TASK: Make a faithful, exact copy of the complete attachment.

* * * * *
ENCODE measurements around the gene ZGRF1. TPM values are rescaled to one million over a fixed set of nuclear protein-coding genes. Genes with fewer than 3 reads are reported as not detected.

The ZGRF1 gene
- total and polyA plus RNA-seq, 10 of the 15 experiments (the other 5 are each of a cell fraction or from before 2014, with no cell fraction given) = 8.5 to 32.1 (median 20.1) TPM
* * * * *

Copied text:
ENCODE measurements around the gene ZGRF1. TPM values are rescaled to one million over a fixed set of nuclear protein-coding genes. Genes with fewer than 3 reads are reported as not detected.

The ZGRF1 gene
- total and polyA plus RNA-seq, 10 of the 15 experiments (the other 5 are each of a cell fraction or from before 2014, with no cell fraction given) = 8.5 to 32.1 (median 20.1) TPM